My husband and I have spent over $2,000 trimming their hedge over a period of 4 years (which is more like a forrest, as some of the trees have reached over 60’). The hedge height limit is 8’. They micromanaged every cut, every time.

    I grew frustrated, and formally filed a complaint, in which the Board voted for us, and against them, and agreed that it’s a hedge, and violates both our covenants and state law, which considers it a structure). It’s been almost exactly a year, and nothing has been done.

    Three weeks ago, my neighbors came home extremely drunk, and the husband screamed at me and threatened me. I lost count of how many f-bombs he dropped. Oh, and I was also informed that his lawyer would f me, too. The next day, he tried to follow me home (I had just bought a new/used car), and I didn’t want to pull in my driveway and get blocked in. He has no cause to drive that way; his house is in the opposite direction. So I had to pass my own house and take a circuitous way home.

    Since then, I wear a baseball hat when I drive, keep my car in the garage, carry mace, and have filed an incident report with the sheriff’s office. All because they won’t cut down a few ugly trees. Which we would’ve helped to pay for if they didn’t act psychotic. These are not madronas or redwoods; they are scraggly conifers, which should never have been planted to demarcate a property line.

    I don’t understand why they are being so hostile and obstreperous. I have never encountered anything like this before. These people are in their mid-60’s; I am 39. I am amazed at their immaturity, and am pretty much afraid to go in my own back yard.


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    1. Oh, gosh, that is terrifying! It is so difficult to understand people sometimes--and it's even worse when people just dig in their heels and refuse for the sake of refusing. Ahhh...What a terrible story. Wow. xxxxx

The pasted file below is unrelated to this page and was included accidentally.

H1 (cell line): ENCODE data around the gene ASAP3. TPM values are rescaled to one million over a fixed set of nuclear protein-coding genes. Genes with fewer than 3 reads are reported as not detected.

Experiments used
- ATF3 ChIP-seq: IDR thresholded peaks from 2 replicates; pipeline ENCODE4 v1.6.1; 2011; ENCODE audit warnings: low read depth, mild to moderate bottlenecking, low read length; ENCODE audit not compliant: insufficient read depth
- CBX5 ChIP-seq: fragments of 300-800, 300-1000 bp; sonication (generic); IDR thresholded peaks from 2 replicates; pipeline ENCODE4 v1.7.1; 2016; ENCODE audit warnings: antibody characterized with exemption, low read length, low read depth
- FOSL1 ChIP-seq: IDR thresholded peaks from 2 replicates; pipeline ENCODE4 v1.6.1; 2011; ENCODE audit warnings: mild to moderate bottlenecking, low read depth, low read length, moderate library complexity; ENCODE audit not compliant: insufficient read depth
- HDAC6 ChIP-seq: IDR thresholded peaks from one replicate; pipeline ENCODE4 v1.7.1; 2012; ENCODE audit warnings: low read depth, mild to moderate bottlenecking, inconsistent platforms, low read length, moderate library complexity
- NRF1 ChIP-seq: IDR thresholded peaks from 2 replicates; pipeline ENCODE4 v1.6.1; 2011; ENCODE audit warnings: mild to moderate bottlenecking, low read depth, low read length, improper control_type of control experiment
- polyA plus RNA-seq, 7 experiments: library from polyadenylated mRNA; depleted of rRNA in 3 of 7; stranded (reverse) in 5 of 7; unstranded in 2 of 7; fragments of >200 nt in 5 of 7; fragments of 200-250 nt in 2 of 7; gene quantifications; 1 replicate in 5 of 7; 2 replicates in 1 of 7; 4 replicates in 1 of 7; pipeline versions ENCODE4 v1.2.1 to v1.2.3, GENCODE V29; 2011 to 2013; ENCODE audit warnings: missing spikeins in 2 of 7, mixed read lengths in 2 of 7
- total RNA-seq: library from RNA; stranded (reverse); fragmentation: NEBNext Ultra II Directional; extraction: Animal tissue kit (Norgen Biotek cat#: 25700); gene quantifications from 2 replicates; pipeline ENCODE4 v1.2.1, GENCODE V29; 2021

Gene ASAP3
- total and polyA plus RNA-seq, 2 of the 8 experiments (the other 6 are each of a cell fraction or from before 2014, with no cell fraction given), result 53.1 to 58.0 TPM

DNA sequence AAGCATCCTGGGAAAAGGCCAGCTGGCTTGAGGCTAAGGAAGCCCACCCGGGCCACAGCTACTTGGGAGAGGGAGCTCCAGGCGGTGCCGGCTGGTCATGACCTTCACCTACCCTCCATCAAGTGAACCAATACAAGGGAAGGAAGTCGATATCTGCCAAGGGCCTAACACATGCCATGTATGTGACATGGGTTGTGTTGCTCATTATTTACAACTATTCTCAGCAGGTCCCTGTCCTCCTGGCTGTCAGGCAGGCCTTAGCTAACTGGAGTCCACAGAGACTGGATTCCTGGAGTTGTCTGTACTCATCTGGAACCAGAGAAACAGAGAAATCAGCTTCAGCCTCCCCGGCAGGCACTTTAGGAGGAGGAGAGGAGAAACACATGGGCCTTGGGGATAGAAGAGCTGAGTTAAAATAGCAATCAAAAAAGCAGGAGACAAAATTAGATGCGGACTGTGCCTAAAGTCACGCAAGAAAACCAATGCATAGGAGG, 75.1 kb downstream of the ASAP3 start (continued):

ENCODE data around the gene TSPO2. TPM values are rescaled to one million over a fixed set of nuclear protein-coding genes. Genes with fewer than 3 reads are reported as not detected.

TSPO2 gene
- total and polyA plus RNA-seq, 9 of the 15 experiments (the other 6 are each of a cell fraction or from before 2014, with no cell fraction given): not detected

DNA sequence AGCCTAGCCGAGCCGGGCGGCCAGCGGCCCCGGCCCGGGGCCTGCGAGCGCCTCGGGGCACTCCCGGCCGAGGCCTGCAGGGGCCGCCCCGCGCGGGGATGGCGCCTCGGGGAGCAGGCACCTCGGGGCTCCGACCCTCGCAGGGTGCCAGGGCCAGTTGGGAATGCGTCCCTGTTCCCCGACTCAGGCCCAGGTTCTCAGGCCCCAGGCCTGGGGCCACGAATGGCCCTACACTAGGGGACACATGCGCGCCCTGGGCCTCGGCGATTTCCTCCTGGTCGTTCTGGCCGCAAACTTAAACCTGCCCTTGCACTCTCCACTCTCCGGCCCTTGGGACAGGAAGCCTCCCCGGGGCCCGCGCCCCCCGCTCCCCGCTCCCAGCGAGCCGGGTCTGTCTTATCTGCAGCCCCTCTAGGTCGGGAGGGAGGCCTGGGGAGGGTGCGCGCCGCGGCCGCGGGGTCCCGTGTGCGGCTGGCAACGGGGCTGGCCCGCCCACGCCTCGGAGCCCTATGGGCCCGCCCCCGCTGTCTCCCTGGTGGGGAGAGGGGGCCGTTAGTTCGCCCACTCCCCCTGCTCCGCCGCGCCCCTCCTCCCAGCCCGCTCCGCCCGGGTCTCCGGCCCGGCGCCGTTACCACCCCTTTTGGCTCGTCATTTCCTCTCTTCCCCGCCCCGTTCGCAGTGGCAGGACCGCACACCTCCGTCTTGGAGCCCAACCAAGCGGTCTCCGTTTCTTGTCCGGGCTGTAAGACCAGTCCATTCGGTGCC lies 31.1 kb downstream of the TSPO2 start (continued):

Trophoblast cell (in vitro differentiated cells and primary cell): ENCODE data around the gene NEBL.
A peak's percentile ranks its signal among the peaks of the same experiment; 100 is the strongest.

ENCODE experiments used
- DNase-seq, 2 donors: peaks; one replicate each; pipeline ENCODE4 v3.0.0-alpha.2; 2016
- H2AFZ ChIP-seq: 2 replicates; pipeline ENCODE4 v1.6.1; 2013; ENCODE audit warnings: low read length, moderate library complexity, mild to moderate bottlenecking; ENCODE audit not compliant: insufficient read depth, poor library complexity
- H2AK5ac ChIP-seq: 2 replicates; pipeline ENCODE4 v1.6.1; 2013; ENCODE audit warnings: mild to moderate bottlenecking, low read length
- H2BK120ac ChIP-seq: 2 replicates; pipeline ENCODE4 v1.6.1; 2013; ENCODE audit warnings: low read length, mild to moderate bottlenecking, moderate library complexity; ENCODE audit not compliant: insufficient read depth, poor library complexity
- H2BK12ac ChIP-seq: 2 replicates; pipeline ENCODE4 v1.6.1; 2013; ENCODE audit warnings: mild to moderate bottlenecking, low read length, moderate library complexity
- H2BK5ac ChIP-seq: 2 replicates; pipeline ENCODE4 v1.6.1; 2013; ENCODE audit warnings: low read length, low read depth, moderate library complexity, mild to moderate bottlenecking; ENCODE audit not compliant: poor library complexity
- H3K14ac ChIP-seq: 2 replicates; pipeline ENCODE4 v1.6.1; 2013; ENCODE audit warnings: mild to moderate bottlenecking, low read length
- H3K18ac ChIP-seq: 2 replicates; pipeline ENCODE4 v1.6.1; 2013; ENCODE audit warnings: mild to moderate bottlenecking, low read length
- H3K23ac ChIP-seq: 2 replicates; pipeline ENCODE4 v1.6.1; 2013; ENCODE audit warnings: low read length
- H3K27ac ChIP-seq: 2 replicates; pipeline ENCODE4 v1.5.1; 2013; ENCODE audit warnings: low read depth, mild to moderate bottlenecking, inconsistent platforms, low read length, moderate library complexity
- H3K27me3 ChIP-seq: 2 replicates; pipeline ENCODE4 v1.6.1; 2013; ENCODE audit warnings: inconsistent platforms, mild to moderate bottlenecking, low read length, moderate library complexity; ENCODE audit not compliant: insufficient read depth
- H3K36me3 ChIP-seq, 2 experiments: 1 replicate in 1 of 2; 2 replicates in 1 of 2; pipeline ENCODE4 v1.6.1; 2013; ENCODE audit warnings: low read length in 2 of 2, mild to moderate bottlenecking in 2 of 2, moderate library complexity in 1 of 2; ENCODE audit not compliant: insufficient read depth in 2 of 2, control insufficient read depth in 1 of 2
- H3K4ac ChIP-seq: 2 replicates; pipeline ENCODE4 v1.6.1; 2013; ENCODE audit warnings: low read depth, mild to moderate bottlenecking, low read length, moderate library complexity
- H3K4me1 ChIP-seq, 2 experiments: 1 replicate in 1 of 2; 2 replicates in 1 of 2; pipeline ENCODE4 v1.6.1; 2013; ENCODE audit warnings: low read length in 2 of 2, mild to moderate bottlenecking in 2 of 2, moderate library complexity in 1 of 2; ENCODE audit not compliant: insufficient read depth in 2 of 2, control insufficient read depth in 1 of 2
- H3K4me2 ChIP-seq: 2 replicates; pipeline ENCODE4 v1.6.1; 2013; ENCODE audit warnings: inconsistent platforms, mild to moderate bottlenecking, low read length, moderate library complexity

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  33. There are two huge street trees on either side of my house. The city used to trim them when I was a child, and my mother paid to have a limb chopped that was coming near our house. I contacted a company two years ago to have branches cut before they got over my new roof but although they came several times over the two years, not a twig has been cut. I cringe every time the wind blows fearing a branch crushing my house or car.

    Two houses down, the last neighbor had health and financial problems and let weed trees grow up in the back yard. I try to cut branches by the fence because they all seed and make more weeds in my garden. I'm not sure who owns the place now but the house probably will be condemned. It's a shame.

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    1. Oh, that is such a shame... And you are so right that's important to keep the trees trimmed! Around here in the winter, the weight of the ice is incredible.

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  34. I've been in my condo for 15 years, and I've had absolutely horrible neighbors for 14 years. I finally got them to stop smoking in the garage this past December. Their garage is right under by bedroom and the smoke comes into my unit and lingers until I open windows to air it out. It took an e-mail to our HOA's attorney at 2 AM to finally get them to stop despite promises that they'd stop. Well, not everyone would promise to stop. Some basically told me to deal with it because they could do whatever they wanted.